Todd C. Helmus

Todd C. Helmus
Senior Behavioral Scientist; Affiliate Faculty, Pardee RAND Graduate School
Washington Office


Ph.D. in clinical psychology, Wayne State University

Media Resources

This researcher is available for interviews.

To arrange an interview, contact the RAND Office of Media Relations at (310) 451-6913, or email

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Todd Helmus is a senior behavioral scientist at the RAND Corporation and a nationally recognized expert on disinformation and violent extremism. He specializes in the use of data and evidence-based strategies to understand and counter disinformation and extremism. He has studied the disinformation threat posed by deepfakes, Russian-led propaganda campaigns targeting the United States and Europe, and the use of social media by violent extremist groups. He has also led research on the effectiveness of online interventions to prevent radicalization. 

In addition to his research, Helmus is a frequent speaker at security conferences. He has served as a consultant to the U.S. Departments of Defense, State, and Homeland Security and has served as a deployed analyst to U.S. military commands in Iraq and Afghanistan. His work has been featured in various media outlets including the New York Times, the Financial Times, The Atlantic, Harpers Magazine, Forbes and MSNBC.   

Helmus holds a Ph.D. in clinical psychology from Wayne State University, Detroit, MI.

Selected Publications

Helmus, Todd C., James V. Marrone, Marek N. Posard, and Danielle Schlang, Russian Propaganda Hits Its Mark: Experimentally Testing the Impact of Russian Propaganda and Counter-Interventions, RAND Corporation (RR-A704-3), 2020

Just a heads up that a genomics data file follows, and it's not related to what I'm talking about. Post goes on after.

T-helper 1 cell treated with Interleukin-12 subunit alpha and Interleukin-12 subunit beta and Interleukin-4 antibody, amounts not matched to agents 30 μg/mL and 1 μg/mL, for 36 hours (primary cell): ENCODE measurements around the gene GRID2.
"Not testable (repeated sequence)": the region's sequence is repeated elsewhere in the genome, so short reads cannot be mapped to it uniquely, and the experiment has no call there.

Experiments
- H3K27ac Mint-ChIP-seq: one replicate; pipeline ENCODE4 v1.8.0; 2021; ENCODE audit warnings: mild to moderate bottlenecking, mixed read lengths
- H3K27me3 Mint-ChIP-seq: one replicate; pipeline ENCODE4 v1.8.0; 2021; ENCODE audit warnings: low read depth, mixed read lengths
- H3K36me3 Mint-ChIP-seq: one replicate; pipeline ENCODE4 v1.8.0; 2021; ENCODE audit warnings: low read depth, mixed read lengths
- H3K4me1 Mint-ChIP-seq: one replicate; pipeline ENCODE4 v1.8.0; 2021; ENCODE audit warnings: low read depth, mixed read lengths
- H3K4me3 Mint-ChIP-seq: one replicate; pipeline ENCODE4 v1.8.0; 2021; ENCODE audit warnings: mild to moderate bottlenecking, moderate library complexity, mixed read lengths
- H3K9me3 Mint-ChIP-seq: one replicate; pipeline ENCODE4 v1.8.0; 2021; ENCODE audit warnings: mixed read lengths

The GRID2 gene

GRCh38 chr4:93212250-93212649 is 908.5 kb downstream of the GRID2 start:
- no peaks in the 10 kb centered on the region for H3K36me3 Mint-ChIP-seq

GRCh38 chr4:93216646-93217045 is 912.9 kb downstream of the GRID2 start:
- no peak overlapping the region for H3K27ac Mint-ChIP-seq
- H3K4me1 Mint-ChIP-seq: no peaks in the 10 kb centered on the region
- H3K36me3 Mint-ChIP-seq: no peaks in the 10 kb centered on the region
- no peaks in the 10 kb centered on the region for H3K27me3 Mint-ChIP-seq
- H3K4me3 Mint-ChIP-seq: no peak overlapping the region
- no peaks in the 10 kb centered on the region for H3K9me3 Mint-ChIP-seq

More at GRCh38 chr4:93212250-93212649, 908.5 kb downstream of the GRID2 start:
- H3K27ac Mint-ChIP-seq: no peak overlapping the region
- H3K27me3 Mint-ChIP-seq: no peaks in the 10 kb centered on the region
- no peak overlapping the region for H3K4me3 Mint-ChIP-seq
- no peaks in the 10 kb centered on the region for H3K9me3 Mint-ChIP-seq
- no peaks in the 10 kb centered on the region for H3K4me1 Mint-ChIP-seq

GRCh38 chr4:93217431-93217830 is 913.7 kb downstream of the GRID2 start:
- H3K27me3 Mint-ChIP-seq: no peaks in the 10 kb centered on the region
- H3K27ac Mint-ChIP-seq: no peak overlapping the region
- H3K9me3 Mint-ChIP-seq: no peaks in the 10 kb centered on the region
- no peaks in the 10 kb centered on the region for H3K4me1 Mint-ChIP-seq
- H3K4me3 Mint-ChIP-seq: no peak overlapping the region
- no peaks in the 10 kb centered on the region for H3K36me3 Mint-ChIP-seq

Helmus, Todd C., Artificial Intelligence, Deepfakes, and Disinformation: A Primer, RAND Corporation (PE-A1043-1), 2022

Helmus, Todd C., Marta Kepe, A Compendium of Recommendations for Countering Russian and Other State-Sponsored Propaganda, RAND Corporation (RR-A894-1), 2021

Helmus, Todd C., Hannah Jane Byrne, and King Mallory, Countering Violent Extremism in the U.S. Military, RAND Corporation (RR-A1226-1), 2021

Todd C. Helmus, Elizabeth Bodine-Baron, Andrew Radin, Madeline Magnuson, Joshua Mendelsohn, William Marcellino, Andriy Bega, Zev Winkelman, Russian Social Media Influence: Understanding Russian Propaganda in Eastern Europe, RAND (RR-2237), 2018

Helmus, Todd C., S. Rebecca Zimmerman, Marek N. Posard, Jasmine L. Wheeler, Cordaye Ogletree, Quinton Stroud, and Margaret C. Harrell, Life as a Private: A Study of the Motivations and Experiences of Junior Enlisted Personnel in the U.S. Army, RAND Corporation (RR-2252-A), 2018

Helmus, Todd C., Elizabeth Bodine-Baron, Empowering ISIS Opponents on Twitter, RAND Corporation (PE-227-RC), 2017

Todd C. Helmus, Christopher Paul, Russell W. Glenn, Enlisting Madison Avenue: The Marketing Approach to Earning Popular Support in Theaters of Operation, RAND (MG-607), 2007

Honors & Awards

  • Gold Merit Award (2010), RAND
  • Bronze Merit Award (2021), RAND
  • Silver Merit Award (2022), RAND

Recent Media Appearances

Interviews: Bloomberg TV; Gray DC; Here and There, Santa Fe Public Radio; MSNBC; Voice of America; WUSA-DC


  • Information Operations

    Keeping Russians Informed About Ukraine Could Help End This War